Greenville Results

August 30, 2014Posted by Byron Kimmel

 

The 2014 Treaty City Invitational at Greenville continues to produce a top quality event. Around 1500 athletes toed the line to the sound of the "cannon." Butler's Emma Bryant nipped Troy's Morgan Gigandet in a photo finish for top female honors. Tippecanoe placed five runners in the top 10 led by senior Hailey Brumfield's 3rd place finish. Russia used a solid pack attack to defeat DII powers Alter and Oakwood in the girls DiII race. Coldwater's Sarah Kanney blasted the 5000 meter course in 18:32. It was the Redmen (women) of St. Henry taking the DIII girls crown by edging Versailles.

The DI boys champion J. T. McKay (Northmont) recorded the day's top time in 15:55. He was followed by Tippecanoe teammates Mitchell Poynter and Daniel Frame (16:18 and 16:21). The Red Devils took the DI team title, too. Van Wert won the DII race behind individual champion Connor Holliday's first place finish. VW defeated a split Tippecanoe squad. The DIII race featured an impressive trio of talented teams. St. Henry edged rival New Bremen 74-75. Indiana's South Adams was a close third. Results

 

What Do We Expect in 2014?

February 1, 2014Posted by Byron Kimmel

 

The 2014 racing season is upon us. As we reviewed the 2013 season a number of interesting trends materialized. First, the number of road races in the Dayton and surrounding areas has nearly doubled in the last decade. This poses an interesting scenario. Are there too many races out there? Even more puzzling.....Why so many 5K's?

startLess than 15% of the area events were covered a different distance other than the 3.107 miles of a standard 5K. During the aforementioned "Running Boom", 5K's made up around 30-40% of the events offered. The 10K was the standard distance of choice for the avid runner "Back in the Day."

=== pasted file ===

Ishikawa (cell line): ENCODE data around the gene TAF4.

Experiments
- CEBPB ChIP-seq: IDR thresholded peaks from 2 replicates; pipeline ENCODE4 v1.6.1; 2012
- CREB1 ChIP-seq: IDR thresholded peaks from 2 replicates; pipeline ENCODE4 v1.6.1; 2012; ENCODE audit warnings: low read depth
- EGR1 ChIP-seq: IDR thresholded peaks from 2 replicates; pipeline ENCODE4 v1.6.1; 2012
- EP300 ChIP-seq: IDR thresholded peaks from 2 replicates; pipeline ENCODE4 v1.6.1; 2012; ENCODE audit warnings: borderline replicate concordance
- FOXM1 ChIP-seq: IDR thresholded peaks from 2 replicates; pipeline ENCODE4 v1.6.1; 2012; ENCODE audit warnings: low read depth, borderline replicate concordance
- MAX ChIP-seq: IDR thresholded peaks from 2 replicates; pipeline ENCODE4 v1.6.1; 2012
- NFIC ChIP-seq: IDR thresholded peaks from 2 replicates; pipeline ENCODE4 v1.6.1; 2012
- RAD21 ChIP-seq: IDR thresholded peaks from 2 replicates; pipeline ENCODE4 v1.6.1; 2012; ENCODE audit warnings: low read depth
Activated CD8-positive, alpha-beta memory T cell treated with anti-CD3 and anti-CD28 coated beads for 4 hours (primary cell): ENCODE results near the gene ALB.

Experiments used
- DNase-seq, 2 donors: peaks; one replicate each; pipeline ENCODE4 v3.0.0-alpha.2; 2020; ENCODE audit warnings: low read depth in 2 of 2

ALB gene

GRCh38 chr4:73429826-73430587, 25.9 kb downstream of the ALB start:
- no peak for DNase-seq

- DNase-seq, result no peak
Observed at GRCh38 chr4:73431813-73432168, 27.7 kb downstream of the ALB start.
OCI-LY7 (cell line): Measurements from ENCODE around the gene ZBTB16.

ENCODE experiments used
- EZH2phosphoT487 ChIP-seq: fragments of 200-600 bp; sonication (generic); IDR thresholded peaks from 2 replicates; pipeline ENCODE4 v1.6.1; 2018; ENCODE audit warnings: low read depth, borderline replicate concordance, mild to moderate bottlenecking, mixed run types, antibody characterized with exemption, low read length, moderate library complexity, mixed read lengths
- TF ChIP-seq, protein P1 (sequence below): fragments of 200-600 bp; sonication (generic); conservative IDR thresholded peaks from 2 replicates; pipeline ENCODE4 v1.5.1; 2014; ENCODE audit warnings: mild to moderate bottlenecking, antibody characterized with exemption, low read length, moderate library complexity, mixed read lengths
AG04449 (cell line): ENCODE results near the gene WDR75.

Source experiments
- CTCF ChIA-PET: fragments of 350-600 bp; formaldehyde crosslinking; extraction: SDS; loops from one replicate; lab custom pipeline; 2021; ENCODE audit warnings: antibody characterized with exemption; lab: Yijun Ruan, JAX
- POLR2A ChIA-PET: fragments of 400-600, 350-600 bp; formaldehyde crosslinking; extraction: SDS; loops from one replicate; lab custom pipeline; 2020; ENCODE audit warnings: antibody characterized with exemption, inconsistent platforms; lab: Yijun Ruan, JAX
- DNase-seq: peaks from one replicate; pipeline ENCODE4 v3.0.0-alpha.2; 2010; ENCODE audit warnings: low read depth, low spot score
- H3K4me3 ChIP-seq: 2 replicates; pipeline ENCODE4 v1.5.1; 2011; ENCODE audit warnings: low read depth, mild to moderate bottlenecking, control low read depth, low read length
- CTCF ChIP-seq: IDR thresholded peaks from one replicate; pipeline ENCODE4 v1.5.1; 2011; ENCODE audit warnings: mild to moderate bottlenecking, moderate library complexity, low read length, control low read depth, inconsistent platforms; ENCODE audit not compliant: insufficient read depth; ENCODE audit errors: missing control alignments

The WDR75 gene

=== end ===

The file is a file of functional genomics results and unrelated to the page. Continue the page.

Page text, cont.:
Have we just fallen victim to the ever emerging necessity to make our precious phones, T.V's, Ipods, Ipads, and any other gadgetry as "mini" as we can--applying that to road races, too? Consequently, the number of participants in marthons have increased significantly over the past decade.

However, the quality of finish times in today's races are a far cry from what they were in the 80's. For example, in 2013 there were 19 runners that broke 33 minutes at the Minster 10K. In 1987, there were 60 runners that eclipsed the 33 minute mark. There were a little over 1300 finishers in 2013 as compared to 1000 in 87.

Punky MinsterIt's not just the Minster 10K. You can analyze long-time races like the River Corridor, Lou Cox, Picnic Run, and Englewood Classic and come up with similar results. What does this mean? Are runners slower....or-- just not as competitive? Who knows?... what is important is the number of participants are increasing. One factor impacting the quality of field of runners in a race is the sure number of races creates a cavalcade of choices for a competitive runner. This contributes to the lack of strong fields.

Finally, how important is it to have strong race fields? Many race directors could care less how fast the runners race their course as long as their numbers are sufficient. This seems to be the majority opinion amongst race organizers.

Another interesting trend has emerged in high school cross country.pack 2 Unlike their counterparts on the roads, high school athletes are rewriting course record books. In a comparision of state meet results between the 1990's and the past few years, individuals and teams are running considerably faster than their predecessors. In 1993, the DI girls state meet featured 60 girls breaking the 20 minute barrier. This past season nearly 100 girls broke the 20 minute barrier on less than ideal conditions.

Does this mean the next generation of runners will mirror the runners of the late 70's and early 80's? That remains to be seen. More importantly, the sport of running is healthy and alive. Long may you run.